I had, for example, become accustomed to finding dried variations of dessert caked under my forearm in the mornings that I had not noticed the night before. No matter how often we were required to wash our hands, my arms remained covered in confections. Mornings I’d smack snooze on my alarm, wipe the sleep out of my eyes, and notice an assortment of pinks and greens smeared across my skin. I felt disgusted at first, but then I’d remember that the night before I had walked out the door with eighty dollars cash in my hand, and shrug it off. As I got dressed, I would plan what to do in my free hour between the last bell and when I was expected to be at work that afternoon.
When I worked weekends, I’d brood over whether someone would take over my afternoon shift. It was a lot like debating whether I’d skip class because as soon as I let the thought into my mind, it was impossible to let go. I’d scroll through the contacts in my phone and devise just the right tone to guilt some schmuck into working for me that evening.
I’d draft lie after lie in text message:
“I swear I’ll cover you whenever you need it!!! It’s an emergency school thing, I didn’t see it coming!!”
Sometimes I’d ask Janet, the resident restaurant mom who seemed to have worked at the restaurant since it had opened, but she usually said yes and I felt bad about it. Every day she had a new ailment for us to feel bad about, but she was also always doing everybody favors. So, even though she waddled into the kitchen almost every night and asked one of us younger people to refill the drinks on her tables because she was so far behind, or to make her six sundaes so she could catch her breath, she never failed to make me feel like a bad person.
Karen, however, always frantically added up her tips and stressed about rent – something I didn’t have to pay yet. I lived with my then-boyfriend’s family, and like most of my high school peers, my job was to be a student. We were the same age but she dropped out of high school and needed the money more. I felt that we were close because we’d spent a few Tuesday nights covering the entire dining room together, running around like wind up toys, repeating, “I can’t do this,” often in near hysterics.
I’d usually start out with whoever was new and the most afraid to say no to my request, and work my way up from there. But this would only happen after hours of anxiety. I’d convince myself that I would certainly be fired. That never happened, and I guess it was because, unlike the woman they hired after me, I didn’t have visible tooth rot and I was able to do basic math.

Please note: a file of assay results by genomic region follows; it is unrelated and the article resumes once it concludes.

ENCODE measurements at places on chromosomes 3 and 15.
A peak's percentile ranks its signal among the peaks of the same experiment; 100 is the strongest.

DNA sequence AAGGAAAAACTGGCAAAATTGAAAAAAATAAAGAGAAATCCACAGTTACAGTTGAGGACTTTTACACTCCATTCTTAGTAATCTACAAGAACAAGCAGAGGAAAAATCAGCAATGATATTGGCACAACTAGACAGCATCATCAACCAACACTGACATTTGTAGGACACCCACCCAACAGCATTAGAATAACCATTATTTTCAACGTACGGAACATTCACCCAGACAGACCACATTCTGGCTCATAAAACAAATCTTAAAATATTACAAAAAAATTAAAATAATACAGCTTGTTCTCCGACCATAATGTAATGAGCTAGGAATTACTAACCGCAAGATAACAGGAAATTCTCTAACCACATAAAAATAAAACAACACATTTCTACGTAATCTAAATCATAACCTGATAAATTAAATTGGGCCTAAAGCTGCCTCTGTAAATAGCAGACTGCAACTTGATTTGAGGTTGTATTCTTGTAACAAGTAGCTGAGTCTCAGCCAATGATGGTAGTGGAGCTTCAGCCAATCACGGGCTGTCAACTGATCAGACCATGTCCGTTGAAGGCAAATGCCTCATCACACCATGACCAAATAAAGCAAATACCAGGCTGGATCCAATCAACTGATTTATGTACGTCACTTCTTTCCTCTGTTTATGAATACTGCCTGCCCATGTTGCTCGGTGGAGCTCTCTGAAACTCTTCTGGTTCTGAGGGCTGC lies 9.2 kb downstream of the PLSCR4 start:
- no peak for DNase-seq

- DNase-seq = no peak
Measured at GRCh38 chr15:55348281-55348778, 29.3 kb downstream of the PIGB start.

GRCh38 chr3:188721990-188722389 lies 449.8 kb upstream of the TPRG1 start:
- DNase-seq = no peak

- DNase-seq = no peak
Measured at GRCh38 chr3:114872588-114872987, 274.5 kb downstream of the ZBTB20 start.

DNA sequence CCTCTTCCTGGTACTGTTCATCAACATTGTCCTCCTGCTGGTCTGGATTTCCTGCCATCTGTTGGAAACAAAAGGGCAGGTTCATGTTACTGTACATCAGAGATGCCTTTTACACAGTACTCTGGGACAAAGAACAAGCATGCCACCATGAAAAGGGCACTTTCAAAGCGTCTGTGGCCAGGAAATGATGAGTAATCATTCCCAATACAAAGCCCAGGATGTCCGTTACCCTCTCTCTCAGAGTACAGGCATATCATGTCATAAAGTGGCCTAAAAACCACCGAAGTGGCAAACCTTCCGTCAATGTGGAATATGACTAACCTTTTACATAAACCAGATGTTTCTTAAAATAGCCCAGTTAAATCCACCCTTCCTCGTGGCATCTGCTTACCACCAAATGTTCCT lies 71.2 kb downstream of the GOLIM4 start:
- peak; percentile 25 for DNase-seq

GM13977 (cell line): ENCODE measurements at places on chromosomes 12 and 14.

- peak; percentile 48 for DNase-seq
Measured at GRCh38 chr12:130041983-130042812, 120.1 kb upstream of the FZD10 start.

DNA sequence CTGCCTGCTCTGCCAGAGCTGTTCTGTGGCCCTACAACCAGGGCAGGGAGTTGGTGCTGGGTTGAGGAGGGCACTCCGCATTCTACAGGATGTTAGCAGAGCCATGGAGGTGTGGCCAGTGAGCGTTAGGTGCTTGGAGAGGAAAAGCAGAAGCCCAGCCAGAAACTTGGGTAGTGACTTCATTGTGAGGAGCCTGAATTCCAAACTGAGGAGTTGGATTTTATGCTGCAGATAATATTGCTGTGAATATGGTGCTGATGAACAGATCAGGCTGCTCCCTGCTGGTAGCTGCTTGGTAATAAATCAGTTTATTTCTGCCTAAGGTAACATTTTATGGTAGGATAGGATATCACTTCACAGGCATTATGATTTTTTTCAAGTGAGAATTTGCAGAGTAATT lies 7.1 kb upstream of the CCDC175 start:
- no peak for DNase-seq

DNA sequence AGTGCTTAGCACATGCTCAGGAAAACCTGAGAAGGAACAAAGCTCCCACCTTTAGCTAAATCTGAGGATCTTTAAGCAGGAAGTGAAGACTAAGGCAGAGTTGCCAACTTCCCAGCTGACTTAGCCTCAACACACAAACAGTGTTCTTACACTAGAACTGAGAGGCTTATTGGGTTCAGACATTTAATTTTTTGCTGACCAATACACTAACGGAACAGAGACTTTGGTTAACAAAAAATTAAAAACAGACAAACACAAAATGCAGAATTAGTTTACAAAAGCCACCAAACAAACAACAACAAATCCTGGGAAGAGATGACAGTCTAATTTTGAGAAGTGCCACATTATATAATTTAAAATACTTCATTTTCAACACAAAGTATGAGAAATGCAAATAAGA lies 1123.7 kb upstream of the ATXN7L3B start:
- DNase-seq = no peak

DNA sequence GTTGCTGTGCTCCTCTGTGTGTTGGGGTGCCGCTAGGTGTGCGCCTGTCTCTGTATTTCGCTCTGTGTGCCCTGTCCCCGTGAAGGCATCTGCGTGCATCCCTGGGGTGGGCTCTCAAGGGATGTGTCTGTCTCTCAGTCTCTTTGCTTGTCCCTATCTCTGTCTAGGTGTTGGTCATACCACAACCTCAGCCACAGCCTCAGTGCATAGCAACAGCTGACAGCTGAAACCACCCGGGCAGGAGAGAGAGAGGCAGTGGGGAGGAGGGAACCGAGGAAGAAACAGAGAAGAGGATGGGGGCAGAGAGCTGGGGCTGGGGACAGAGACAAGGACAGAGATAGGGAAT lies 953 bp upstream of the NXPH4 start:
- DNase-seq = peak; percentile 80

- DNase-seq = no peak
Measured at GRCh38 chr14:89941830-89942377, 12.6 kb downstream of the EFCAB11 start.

Eventually, I was the one that left. A month after my high school graduation, I moved a few towns over and snagged a job in a bookstore – retail heaven. I could wear sandals and I never got my hands sticky.
The ice cream joint closed down three months after I quit. I thanked god for such well-deserved karma. My former co-workers, though, were up in arms. They posted Facebook updates about how outrageous the ordeal was. Apparently, as the closing team wrapped up for the night, the manager, white haired, saggy Mike tottered out of the back office and announced the place wouldn’t reopen the next morning.
The chain was in a financial crisis and was closing stores across the board, leaving employees without compensation or any advanced notice. Such a soul-sucking corporation literally managed to suck the life out of the people who depended upon it. Everything was shut off and the ice cream was left to melt in the early New England Indian summer, as it oozed out of piled up cardboard boxes and painted itself down the parking lot and into the street, dripping down into the gutter to feed the local rats.
About the author:
Monica Erin Busch is a reporter who works and lives on Martha’s Vineyard. She holds a B.A. in Writing and Literature from Emmanuel College in Boston. Her work has appeared in Chicago Literati, has been performed by Liars’ League NYC, and is forthcoming in Ray’s Road Review, as well is Down in the Dirt Magazine. She is on Twitter as @somethingmonica.